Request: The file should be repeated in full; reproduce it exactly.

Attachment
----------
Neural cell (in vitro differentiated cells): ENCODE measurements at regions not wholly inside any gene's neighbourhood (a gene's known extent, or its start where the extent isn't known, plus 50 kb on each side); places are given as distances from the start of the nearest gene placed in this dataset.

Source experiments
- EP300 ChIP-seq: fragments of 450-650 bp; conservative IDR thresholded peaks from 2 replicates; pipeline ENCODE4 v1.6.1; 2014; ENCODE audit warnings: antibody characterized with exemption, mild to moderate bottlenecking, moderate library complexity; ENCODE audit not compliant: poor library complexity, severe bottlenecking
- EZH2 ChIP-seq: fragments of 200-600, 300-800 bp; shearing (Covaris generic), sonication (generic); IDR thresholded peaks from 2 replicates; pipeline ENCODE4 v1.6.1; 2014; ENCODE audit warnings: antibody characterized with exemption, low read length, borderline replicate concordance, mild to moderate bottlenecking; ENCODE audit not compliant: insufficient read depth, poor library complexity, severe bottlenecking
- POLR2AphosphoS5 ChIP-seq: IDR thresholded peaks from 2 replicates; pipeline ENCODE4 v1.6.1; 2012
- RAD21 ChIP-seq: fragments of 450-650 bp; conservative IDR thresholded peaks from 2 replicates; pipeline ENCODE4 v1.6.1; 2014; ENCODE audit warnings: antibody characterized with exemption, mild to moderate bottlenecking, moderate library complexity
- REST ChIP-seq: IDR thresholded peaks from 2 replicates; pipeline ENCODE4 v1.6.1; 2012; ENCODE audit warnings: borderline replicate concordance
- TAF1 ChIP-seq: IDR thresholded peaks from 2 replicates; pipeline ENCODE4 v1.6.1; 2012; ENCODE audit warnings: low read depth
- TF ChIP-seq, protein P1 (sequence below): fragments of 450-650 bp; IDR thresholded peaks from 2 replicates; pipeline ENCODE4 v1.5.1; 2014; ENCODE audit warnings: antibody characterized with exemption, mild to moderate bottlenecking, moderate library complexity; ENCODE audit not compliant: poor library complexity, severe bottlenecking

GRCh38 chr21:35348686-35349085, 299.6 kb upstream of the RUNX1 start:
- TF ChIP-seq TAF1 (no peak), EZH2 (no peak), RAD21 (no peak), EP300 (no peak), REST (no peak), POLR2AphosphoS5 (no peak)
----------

Neural cell (in vitro differentiated cells): ENCODE measurements at regions not wholly inside any gene's neighbourhood (a gene's known extent, or its start where the extent isn't known, plus 50 kb on each side); places are given as distances from the start of the nearest gene placed in this dataset.

Source experiments
- EP300 ChIP-seq: fragments of 450-650 bp; conservative IDR thresholded peaks from 2 replicates; pipeline ENCODE4 v1.6.1; 2014; ENCODE audit warnings: antibody characterized with exemption, mild to moderate bottlenecking, moderate library complexity; ENCODE audit not compliant: poor library complexity, severe bottlenecking
- EZH2 ChIP-seq: fragments of 200-600, 300-800 bp; shearing (Covaris generic), sonication (generic); IDR thresholded peaks from 2 replicates; pipeline ENCODE4 v1.6.1; 2014; ENCODE audit warnings: antibody characterized with exemption, low read length, borderline replicate concordance, mild to moderate bottlenecking; ENCODE audit not compliant: insufficient read depth, poor library complexity, severe bottlenecking
- POLR2AphosphoS5 ChIP-seq: IDR thresholded peaks from 2 replicates; pipeline ENCODE4 v1.6.1; 2012
- RAD21 ChIP-seq: fragments of 450-650 bp; conservative IDR thresholded peaks from 2 replicates; pipeline ENCODE4 v1.6.1; 2014; ENCODE audit warnings: antibody characterized with exemption, mild to moderate bottlenecking, moderate library complexity
- REST ChIP-seq: IDR thresholded peaks from 2 replicates; pipeline ENCODE4 v1.6.1; 2012; ENCODE audit warnings: borderline replicate concordance
- TAF1 ChIP-seq: IDR thresholded peaks from 2 replicates; pipeline ENCODE4 v1.6.1; 2012; ENCODE audit warnings: low read depth
- TF ChIP-seq, protein P1 (sequence below): fragments of 450-650 bp; IDR thresholded peaks from 2 replicates; pipeline ENCODE4 v1.5.1; 2014; ENCODE audit warnings: antibody characterized with exemption, mild to moderate bottlenecking, moderate library complexity; ENCODE audit not compliant: poor library complexity, severe bottlenecking

GRCh38 chr21:35348686-35349085, 299.6 kb upstream of the RUNX1 start:
- TF ChIP-seq TAF1 (no peak), EZH2 (no peak), RAD21 (no peak), EP300 (no peak), REST (no peak), POLR2AphosphoS5 (no peak)